What is your previous work experience? Please describe.
During my undergraduate studies at UCLA, my broad and ever-changing interests were strongly reflected in the work I did outside of school. For a summer internship, I completed a training program at the Lawrence Livermore National Laboratory's Computation Department, where I learned the ins and outs of some of the world's largest supercomputers. For my senior capstone project, I helped guide scale-up efforts for a community-based reforestation effort, called the Ebony Project, in the tropical rainforests of Cameroon.
After graduation, I helped design an environmental education and carbon offset platform for religious organizations, which present a very unique set of advantages and constraints in the context of environmental issues. Most recently, I returned to the Lawrence Livermore National Laboratory's Environmental Restoration Department, where I used my more technical programming and engineering skills to help them optimize the effectiveness of their groundwater and soil vapor treatment systems for toxic contaminants.
Why did you choose the Nicholas School?
In addition to the fact that the Nicholas School offers one of the strongest environmental and forestry programs in the country, I chose to join this institution because of the tremendous amount of support I felt from the very beginning of the admissions process. We received consistent communication about our tasks, resources, and opportunities, as well as the general structure and timeline of our programs. The individual faculty and staff were incredibly proactive, responsive, and helpful, even in the face of a global pandemic. Everyone seemed to care a lot - not only about their roles as environmental leaders, but also about me.
The MEM/MF program structure also offers a level of diversity and flexibility that not many other programs do; it allows students to broaden or narrow the scope of their studies as much as they want to, preparing us for whatever path we choose to take afterwards. The program requirements are well-developed but allow for an incredible amount of creativity and autonomy.
What are you looking forward to as a new Nicholas School student?
I am most looking forward to sharing my graduate school experience with the Nicholas School's passionate global community of students, faculty, and staff. I am excited to be surrounded by people who all share my vision for a sustainable future, and are actually working towards making it a reality. I am particularly eager to expand my understanding of environmental systems beyond the lens of my personal experiences in engineering and forestry. I hope to do this through both the structured and informal collaboration that the Nicholas School facilitates between peers and mentors. One of my favorite parts of being in this kind of environment is everything that seemingly happens by chance, but is actually the result of amazing people coming together do amazing things - for example, those fleeting hallway conversations that end up growing into years-long research projects.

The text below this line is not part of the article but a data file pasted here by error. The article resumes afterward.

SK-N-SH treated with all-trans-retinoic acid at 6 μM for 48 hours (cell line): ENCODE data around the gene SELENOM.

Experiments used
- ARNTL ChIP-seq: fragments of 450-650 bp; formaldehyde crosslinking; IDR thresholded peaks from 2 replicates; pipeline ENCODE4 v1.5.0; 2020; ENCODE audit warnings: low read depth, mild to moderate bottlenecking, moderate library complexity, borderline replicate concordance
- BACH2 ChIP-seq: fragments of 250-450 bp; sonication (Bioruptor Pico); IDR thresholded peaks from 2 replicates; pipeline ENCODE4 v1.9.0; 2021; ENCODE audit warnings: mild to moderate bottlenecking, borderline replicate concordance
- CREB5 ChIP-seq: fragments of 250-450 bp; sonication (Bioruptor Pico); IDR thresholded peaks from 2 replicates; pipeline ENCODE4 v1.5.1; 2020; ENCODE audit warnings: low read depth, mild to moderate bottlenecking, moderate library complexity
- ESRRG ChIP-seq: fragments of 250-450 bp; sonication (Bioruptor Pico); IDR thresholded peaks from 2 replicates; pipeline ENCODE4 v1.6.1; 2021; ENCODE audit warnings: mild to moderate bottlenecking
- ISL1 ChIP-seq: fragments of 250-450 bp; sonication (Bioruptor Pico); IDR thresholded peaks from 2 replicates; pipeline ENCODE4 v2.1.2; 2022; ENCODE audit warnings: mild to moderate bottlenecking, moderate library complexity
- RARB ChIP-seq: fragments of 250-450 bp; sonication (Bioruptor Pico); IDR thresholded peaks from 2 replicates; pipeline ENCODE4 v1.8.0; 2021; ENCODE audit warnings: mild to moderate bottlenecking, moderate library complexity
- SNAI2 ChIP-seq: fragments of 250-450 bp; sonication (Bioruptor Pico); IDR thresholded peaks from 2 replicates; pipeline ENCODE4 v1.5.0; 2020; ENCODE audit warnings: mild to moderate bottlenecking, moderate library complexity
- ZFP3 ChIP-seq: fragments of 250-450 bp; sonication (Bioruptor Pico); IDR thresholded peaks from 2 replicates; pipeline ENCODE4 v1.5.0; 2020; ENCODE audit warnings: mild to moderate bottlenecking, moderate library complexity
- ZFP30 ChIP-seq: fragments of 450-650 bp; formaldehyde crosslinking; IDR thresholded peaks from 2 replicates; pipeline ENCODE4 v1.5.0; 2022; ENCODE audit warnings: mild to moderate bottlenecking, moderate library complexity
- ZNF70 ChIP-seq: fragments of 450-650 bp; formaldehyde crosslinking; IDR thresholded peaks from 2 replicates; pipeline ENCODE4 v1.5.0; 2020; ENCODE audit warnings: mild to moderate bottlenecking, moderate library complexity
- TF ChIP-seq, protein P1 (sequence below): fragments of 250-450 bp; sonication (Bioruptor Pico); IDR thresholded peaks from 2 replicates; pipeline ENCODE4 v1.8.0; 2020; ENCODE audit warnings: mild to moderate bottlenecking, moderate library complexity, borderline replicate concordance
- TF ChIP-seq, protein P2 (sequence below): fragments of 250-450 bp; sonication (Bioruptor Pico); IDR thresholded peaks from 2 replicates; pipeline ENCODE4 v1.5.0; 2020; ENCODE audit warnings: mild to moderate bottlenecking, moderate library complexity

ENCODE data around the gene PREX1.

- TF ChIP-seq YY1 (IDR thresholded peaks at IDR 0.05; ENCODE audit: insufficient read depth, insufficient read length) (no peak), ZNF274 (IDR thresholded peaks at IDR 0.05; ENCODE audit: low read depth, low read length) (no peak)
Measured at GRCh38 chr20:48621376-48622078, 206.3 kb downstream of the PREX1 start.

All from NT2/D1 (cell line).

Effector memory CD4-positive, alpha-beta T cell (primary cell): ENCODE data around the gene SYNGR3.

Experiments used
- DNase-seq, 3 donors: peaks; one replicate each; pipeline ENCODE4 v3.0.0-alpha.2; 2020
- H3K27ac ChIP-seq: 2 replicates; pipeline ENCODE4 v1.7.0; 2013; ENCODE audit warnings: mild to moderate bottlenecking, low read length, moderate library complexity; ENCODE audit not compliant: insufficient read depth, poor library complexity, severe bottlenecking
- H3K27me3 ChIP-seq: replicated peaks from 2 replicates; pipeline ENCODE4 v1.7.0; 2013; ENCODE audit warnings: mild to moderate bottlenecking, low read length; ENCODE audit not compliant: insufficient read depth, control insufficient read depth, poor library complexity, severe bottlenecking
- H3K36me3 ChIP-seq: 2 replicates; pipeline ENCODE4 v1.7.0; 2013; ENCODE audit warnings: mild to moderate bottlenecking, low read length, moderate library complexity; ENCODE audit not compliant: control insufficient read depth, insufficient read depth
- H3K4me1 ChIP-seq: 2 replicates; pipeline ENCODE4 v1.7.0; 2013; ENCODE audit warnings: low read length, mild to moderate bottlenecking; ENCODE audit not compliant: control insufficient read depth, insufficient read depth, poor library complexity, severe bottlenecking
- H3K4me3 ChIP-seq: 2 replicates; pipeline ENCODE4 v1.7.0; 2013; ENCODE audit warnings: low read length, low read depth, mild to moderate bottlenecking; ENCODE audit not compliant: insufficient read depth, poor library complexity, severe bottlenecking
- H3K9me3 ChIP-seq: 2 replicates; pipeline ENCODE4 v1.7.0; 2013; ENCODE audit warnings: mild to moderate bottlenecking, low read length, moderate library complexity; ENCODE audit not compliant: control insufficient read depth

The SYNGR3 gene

I also plan to take full advantage of both the financial and academic resources that the Nicholas School has to offer, particularly to hone my research and analysis skills so that I can produce a publishable master's project and obtain my GIS Certificate.
Do you have any areas of interest or special focus you will undertake during your time at the Nicholas School?
Throughout coming years, I would like to explore how we can use agroforestry as a tool for reforestation and sustainable development - particularly in tropical regions, which are home to some of the most vulnerable ecosystems and impoverished communities in the world. I am most curious about how the design and management of different agroforestry systems sets them apart from each other, in terms of ecological structure and function, and how we can manipulate those variables to optimize what agroforestry systems do for us. For my master's project, I plan to conduct research that compares the quality of ecosystem services and products that different types of agroforestry systems provide - for example, the nutritional content of their fruit or the health of their soil fungal populations. I hope that my research will help expand our ability to achieve location-specific results with agroforestry, so we can address the unique needs and constraints of different communities across the globe.
What plans do you have for your career after the Nicholas School?
I want to use my time at Duke to lay the groundwork for both a PhD and a career in agroforestry research and activism. Going forward, I hope to not only advance scientific understanding in my field, but also apply it to improve real-life farming and forestry practices in rural communities across the globe. My dream is to develop a program that gives farmers the education, technology, and infrastructure they need to implement the most effective agroforestry practices for their communities - to help them lastingly improve their own livelihoods and mitigate global environmental issues at the same time.
I would like to extend my deepest gratitude to the donors of the Nicholas Scholars program.
Your support is what has made all of this possible for me. This scholarship will give me the resources to fully engage in the work that lies ahead of me, as well as all the challenges and rewards that come with along it. Thank you for giving me this incredible opportunity to study at a top-tier institution with some of the most passionate and brilliant environmental leaders of our time - an opportunity that I otherwise might not have been able to pursue.